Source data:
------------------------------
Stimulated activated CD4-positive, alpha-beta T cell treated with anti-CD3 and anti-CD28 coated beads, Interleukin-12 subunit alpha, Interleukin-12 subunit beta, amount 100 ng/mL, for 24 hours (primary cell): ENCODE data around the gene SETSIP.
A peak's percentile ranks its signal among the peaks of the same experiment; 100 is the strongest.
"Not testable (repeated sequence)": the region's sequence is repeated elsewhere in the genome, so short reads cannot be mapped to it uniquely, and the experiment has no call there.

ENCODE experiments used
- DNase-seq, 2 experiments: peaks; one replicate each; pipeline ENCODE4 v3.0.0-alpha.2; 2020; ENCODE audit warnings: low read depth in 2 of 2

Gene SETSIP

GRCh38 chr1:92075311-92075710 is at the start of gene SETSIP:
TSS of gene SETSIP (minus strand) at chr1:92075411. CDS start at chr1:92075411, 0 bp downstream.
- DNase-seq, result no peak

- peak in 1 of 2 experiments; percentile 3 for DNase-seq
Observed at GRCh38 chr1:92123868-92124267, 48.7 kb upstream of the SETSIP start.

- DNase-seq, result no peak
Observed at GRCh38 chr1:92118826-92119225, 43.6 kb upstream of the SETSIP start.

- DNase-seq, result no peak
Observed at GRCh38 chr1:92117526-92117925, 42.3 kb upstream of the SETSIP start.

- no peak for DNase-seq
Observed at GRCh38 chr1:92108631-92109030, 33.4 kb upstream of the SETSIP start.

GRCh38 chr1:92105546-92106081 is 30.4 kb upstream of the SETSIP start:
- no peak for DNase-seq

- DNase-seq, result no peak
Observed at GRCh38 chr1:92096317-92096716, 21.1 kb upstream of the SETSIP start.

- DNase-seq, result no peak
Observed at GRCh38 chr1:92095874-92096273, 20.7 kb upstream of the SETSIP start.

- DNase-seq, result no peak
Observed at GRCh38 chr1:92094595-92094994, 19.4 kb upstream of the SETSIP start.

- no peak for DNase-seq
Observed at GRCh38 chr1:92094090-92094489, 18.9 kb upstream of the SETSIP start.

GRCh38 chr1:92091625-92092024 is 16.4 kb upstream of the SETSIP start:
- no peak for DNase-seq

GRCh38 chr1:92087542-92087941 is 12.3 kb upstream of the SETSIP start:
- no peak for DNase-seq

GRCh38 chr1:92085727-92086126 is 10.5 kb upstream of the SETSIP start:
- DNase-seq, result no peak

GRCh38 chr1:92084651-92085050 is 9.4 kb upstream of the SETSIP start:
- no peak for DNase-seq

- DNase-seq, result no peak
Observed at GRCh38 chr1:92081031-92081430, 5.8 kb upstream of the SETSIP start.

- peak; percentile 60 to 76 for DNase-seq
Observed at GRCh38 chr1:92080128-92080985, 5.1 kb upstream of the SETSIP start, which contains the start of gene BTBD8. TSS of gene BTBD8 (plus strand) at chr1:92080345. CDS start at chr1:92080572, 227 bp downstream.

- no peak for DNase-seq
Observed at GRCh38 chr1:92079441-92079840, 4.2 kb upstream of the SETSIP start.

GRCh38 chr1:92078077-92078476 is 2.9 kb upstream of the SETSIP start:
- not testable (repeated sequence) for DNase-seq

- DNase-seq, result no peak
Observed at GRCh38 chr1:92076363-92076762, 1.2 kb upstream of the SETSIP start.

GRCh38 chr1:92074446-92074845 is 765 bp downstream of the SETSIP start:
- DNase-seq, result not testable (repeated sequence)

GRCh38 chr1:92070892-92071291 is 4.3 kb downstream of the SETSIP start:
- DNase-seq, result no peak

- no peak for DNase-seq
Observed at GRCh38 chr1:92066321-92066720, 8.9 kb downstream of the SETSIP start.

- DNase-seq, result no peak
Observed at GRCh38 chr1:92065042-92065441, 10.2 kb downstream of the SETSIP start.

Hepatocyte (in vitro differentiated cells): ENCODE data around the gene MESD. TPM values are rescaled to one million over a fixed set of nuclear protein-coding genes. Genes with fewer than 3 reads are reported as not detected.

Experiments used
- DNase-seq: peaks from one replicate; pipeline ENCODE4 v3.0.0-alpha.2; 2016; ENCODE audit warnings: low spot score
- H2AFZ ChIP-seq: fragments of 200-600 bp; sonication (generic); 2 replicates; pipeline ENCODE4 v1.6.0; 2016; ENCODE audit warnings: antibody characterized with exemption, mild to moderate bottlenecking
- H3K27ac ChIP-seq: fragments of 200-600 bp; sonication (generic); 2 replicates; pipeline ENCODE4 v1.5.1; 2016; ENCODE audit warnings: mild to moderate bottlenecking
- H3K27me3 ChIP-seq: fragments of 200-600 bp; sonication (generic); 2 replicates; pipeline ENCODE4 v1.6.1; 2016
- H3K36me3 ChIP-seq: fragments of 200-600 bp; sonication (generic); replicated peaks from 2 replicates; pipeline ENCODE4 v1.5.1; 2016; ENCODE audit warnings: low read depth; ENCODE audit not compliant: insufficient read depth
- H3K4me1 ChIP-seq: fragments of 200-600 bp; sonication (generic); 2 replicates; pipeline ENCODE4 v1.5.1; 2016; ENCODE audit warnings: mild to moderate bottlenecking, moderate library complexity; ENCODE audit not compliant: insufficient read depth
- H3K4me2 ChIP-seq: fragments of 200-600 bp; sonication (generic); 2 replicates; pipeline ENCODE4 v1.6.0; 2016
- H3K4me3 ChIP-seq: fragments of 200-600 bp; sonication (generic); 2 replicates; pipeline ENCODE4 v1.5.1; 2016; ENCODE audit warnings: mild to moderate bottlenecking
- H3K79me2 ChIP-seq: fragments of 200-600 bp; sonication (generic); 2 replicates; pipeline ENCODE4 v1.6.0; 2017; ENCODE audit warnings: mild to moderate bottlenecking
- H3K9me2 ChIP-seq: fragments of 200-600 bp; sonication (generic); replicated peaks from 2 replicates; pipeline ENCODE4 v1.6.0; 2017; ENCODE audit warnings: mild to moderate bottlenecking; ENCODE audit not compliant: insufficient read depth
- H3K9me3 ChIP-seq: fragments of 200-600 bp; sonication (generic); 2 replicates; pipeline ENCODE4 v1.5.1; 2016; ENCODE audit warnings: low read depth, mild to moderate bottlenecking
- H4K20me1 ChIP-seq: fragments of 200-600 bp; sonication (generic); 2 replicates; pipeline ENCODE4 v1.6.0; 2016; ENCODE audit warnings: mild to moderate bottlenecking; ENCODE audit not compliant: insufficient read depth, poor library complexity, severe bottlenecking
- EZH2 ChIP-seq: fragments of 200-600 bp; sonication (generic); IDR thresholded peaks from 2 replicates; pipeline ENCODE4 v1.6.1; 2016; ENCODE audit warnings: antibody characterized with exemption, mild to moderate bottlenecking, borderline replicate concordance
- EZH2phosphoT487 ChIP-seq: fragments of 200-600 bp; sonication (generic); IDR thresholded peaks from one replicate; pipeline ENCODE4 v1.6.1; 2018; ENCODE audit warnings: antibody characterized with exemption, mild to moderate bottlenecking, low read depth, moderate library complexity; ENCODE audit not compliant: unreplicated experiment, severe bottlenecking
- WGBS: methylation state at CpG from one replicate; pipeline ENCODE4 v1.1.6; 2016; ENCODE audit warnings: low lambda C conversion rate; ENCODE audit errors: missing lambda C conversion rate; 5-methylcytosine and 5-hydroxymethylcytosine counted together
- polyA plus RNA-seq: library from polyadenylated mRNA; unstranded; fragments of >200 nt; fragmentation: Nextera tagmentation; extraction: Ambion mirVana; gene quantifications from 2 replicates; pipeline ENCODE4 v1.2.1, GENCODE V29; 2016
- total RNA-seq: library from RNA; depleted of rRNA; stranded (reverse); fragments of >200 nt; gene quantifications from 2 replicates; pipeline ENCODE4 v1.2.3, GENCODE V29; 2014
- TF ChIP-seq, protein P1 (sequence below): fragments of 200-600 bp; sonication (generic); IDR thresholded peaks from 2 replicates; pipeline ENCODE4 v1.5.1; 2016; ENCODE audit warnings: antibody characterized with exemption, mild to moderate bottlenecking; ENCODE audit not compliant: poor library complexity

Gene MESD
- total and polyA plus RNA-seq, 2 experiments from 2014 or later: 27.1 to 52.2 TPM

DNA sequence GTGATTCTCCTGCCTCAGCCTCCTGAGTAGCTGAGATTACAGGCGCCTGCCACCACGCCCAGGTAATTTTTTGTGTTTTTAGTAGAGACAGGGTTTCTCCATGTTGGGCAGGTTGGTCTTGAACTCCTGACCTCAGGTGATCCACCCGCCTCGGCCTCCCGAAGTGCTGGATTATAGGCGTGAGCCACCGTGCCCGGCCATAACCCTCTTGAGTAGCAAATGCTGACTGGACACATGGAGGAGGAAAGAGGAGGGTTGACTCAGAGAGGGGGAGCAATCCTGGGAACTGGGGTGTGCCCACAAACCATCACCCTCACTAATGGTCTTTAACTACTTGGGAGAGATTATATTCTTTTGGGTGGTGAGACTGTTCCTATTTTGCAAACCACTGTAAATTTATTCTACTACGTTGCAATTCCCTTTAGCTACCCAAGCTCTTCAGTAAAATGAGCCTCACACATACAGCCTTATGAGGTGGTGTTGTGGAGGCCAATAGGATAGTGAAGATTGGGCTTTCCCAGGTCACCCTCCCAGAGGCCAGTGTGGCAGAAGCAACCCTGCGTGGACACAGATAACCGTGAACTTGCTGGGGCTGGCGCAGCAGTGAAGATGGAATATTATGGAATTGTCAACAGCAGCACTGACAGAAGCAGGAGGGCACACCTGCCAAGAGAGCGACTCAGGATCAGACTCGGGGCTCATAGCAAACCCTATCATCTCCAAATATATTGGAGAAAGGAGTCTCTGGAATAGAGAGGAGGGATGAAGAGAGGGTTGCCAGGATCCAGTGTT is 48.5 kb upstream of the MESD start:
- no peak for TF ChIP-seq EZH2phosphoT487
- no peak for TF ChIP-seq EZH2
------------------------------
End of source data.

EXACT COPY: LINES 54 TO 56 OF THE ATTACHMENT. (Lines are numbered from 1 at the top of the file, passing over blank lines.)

Hepatocyte (in vitro differentiated cells): ENCODE data around the gene MESD. TPM values are rescaled to one million over a fixed set of nuclear protein-coding genes. Genes with fewer than 3 reads are reported as not detected.

Experiments used
- DNase-seq: peaks from one replicate; pipeline ENCODE4 v3.0.0-alpha.2; 2016; ENCODE audit warnings: low spot score